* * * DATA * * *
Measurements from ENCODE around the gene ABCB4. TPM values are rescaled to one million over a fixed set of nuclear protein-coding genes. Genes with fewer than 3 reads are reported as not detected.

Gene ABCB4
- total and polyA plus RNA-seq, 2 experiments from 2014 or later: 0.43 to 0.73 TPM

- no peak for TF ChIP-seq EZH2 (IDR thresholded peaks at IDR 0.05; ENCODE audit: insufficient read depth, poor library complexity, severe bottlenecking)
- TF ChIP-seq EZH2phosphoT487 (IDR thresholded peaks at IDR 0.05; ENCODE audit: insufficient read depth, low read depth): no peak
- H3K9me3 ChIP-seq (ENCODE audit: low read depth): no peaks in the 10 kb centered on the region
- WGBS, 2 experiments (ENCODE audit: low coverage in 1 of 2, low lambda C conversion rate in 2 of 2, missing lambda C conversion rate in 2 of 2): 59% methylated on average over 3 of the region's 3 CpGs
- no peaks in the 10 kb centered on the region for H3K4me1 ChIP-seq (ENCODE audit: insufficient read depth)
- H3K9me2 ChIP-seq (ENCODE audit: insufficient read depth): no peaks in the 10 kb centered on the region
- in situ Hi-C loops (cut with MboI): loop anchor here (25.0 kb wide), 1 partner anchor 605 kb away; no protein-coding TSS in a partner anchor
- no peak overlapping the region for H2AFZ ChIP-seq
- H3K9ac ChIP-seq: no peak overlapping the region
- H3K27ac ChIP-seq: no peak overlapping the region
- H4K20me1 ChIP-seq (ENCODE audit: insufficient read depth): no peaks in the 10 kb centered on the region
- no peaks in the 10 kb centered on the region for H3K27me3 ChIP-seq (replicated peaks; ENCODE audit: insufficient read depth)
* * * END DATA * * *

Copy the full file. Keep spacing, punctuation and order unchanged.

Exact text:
Measurements from ENCODE around the gene ABCB4. TPM values are rescaled to one million over a fixed set of nuclear protein-coding genes. Genes with fewer than 3 reads are reported as not detected.

Gene ABCB4
- total and polyA plus RNA-seq, 2 experiments from 2014 or later: 0.43 to 0.73 TPM

- no peak for TF ChIP-seq EZH2 (IDR thresholded peaks at IDR 0.05; ENCODE audit: insufficient read depth, poor library complexity, severe bottlenecking)
- TF ChIP-seq EZH2phosphoT487 (IDR thresholded peaks at IDR 0.05; ENCODE audit: insufficient read depth, low read depth): no peak
- H3K9me3 ChIP-seq (ENCODE audit: low read depth): no peaks in the 10 kb centered on the region
- WGBS, 2 experiments (ENCODE audit: low coverage in 1 of 2, low lambda C conversion rate in 2 of 2, missing lambda C conversion rate in 2 of 2): 59% methylated on average over 3 of the region's 3 CpGs
- no peaks in the 10 kb centered on the region for H3K4me1 ChIP-seq (ENCODE audit: insufficient read depth)
- H3K9me2 ChIP-seq (ENCODE audit: insufficient read depth): no peaks in the 10 kb centered on the region
- in situ Hi-C loops (cut with MboI): loop anchor here (25.0 kb wide), 1 partner anchor 605 kb away; no protein-coding TSS in a partner anchor
- no peak overlapping the region for H2AFZ ChIP-seq
- H3K9ac ChIP-seq: no peak overlapping the region
- H3K27ac ChIP-seq: no peak overlapping the region
- H4K20me1 ChIP-seq (ENCODE audit: insufficient read depth): no peaks in the 10 kb centered on the region
- no peaks in the 10 kb centered on the region for H3K27me3 ChIP-seq (replicated peaks; ENCODE audit: insufficient read depth)